22 Songs, 1 Hour 39 Minutes

EDITORS’ NOTES

This double LP was the first compilation of The Doors’ music released after singer Jim Morrison’s 1971 death. It avoided duplicating the hits that appeared on their 1970 greatest-hits collection, 13, and included high-profile tracks and deep cuts from the group’s first six studio albums. In addition, two obscure b-sides—“Who Scared You” (the March 1969 flipside to “Wishful Sinful”) and a cover of Willie Dixon’s “(You Need Meat) Don’t Go No Further” (the 1971 flipside of “Love Her Madly”)—were included, filling out the official tracks recorded and released with Jim Morrison. It should be noted that this modern reissue was overseen by the band’s longtime engineer, Bruce Botnick, and the remixed versions of “Break On Through” and “The End” appear in place of the original mixes from 1967. Without most of the obvious hits, Weird Scenes reveals The Doors' darker, more experimental side, while songs like “Strange Days,” “The WASP (Texas Radio and the Big Beat),” “The Spy,” and “When the Music’s Over” show the band’s FM-radio side.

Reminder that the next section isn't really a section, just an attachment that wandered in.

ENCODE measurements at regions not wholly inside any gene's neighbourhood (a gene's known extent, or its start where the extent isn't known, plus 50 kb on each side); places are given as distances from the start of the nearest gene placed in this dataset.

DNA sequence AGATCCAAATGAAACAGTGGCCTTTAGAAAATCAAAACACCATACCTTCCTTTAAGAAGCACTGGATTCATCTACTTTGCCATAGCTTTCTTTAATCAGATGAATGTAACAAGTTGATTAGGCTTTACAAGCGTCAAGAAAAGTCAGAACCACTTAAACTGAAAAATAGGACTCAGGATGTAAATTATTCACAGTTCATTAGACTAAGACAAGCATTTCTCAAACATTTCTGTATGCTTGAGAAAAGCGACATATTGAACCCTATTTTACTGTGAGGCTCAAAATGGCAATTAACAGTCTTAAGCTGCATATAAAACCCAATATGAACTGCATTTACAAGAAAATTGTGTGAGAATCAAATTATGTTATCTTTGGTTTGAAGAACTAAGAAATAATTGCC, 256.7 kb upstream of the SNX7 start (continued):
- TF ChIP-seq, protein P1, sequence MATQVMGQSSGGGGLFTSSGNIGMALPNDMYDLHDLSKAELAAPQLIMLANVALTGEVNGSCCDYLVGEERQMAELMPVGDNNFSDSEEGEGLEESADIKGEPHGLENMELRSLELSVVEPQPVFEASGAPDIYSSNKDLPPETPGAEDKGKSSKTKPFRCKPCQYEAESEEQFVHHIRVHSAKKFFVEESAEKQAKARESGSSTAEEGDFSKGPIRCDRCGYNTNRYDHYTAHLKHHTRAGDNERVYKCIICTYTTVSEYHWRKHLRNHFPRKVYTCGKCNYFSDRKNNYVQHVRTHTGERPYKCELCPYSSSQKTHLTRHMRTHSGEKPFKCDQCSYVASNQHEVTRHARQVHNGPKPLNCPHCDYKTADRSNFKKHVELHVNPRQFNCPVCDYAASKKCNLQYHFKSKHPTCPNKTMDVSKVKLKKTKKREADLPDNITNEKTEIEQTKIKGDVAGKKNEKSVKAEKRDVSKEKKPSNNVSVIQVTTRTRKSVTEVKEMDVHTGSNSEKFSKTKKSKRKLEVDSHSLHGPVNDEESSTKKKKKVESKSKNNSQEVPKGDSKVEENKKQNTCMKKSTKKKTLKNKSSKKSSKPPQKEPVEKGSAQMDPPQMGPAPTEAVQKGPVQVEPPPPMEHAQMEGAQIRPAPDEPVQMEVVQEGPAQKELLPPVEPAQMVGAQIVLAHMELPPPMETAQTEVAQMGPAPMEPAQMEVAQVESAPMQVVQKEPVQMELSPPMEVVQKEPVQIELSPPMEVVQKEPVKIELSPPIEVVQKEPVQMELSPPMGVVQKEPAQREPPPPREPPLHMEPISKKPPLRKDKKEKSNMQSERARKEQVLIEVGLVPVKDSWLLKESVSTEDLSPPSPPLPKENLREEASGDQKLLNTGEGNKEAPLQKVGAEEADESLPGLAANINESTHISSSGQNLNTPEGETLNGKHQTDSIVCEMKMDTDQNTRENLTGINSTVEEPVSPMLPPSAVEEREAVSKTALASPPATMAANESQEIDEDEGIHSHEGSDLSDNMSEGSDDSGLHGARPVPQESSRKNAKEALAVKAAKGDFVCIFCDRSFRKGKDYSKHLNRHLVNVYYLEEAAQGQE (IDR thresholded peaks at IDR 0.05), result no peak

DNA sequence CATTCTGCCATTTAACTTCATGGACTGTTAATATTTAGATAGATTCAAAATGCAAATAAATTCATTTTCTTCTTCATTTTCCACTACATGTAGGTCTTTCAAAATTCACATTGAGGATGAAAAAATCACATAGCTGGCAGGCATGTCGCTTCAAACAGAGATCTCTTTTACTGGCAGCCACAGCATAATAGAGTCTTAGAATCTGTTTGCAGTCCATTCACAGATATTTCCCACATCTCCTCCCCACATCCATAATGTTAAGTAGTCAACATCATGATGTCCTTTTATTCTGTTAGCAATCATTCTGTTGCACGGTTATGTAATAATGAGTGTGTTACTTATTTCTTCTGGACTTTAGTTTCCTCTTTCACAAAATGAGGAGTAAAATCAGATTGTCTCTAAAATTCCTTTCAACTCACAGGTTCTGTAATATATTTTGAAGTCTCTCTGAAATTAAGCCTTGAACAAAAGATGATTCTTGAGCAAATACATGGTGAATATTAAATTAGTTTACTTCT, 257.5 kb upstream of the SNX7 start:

EDITORS’ NOTES

This double LP was the first compilation of The Doors’ music released after singer Jim Morrison’s 1971 death. It avoided duplicating the hits that appeared on their 1970 greatest-hits collection, 13, and included high-profile tracks and deep cuts from the group’s first six studio albums. In addition, two obscure b-sides—“Who Scared You” (the March 1969 flipside to “Wishful Sinful”) and a cover of Willie Dixon’s “(You Need Meat) Don’t Go No Further” (the 1971 flipside of “Love Her Madly”)—were included, filling out the official tracks recorded and released with Jim Morrison. It should be noted that this modern reissue was overseen by the band’s longtime engineer, Bruce Botnick, and the remixed versions of “Break On Through” and “The End” appear in place of the original mixes from 1967. Without most of the obvious hits, Weird Scenes reveals The Doors' darker, more experimental side, while songs like “Strange Days,” “The WASP (Texas Radio and the Big Beat),” “The Spy,” and “When the Music’s Over” show the band’s FM-radio side.

TITLE TIME

More By The Doors

You May Also Like